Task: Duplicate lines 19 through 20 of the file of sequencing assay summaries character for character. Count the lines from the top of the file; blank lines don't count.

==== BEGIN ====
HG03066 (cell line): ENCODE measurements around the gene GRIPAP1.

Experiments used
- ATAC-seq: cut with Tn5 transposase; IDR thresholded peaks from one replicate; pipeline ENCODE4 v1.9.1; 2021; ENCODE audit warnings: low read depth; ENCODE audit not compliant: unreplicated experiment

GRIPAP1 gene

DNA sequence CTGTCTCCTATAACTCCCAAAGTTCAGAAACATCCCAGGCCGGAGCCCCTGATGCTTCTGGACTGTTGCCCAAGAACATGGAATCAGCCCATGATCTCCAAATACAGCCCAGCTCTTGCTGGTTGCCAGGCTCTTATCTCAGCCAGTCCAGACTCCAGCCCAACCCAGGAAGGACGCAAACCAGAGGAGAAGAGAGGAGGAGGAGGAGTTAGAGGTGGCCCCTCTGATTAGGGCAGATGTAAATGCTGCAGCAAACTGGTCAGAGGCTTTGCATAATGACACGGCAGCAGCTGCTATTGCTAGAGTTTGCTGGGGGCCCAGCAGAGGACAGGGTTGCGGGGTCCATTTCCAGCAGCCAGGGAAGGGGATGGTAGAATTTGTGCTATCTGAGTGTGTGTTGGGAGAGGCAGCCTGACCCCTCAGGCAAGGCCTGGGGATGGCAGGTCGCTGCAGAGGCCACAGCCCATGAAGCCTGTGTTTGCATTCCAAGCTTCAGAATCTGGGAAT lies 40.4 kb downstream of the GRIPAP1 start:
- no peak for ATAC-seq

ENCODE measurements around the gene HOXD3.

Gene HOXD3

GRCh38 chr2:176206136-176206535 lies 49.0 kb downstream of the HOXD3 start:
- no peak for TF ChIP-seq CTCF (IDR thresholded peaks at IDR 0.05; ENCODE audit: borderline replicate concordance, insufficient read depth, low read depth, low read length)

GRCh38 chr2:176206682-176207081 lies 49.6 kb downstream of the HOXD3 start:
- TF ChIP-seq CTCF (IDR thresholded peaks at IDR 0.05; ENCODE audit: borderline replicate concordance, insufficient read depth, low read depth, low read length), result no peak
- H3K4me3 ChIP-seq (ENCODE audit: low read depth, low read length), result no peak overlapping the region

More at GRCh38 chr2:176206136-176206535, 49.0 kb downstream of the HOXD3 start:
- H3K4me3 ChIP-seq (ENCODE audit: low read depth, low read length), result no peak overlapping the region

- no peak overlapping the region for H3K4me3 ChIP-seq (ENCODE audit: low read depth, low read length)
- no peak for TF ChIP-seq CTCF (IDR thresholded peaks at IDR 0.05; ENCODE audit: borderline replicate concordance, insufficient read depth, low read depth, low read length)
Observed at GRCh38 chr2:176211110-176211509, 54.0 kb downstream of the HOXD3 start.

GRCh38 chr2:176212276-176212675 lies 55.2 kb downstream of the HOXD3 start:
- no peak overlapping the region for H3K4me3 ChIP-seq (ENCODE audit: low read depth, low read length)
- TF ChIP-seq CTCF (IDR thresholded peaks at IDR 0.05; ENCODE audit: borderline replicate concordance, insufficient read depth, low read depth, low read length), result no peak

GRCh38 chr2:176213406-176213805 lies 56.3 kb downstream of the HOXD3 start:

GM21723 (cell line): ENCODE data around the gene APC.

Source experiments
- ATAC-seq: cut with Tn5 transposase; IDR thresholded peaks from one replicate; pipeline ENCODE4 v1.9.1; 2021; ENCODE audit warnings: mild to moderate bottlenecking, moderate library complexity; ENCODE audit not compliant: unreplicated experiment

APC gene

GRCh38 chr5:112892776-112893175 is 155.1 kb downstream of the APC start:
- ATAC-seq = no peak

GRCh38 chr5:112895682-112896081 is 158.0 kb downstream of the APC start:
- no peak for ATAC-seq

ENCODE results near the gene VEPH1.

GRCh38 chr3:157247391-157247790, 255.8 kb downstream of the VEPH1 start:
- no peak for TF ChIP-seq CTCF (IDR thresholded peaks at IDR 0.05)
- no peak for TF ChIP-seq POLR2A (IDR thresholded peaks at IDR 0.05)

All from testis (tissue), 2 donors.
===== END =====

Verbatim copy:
GRCh38 chr2:176212276-176212675 lies 55.2 kb downstream of the HOXD3 start:
- no peak overlapping the region for H3K4me3 ChIP-seq (ENCODE audit: low read depth, low read length)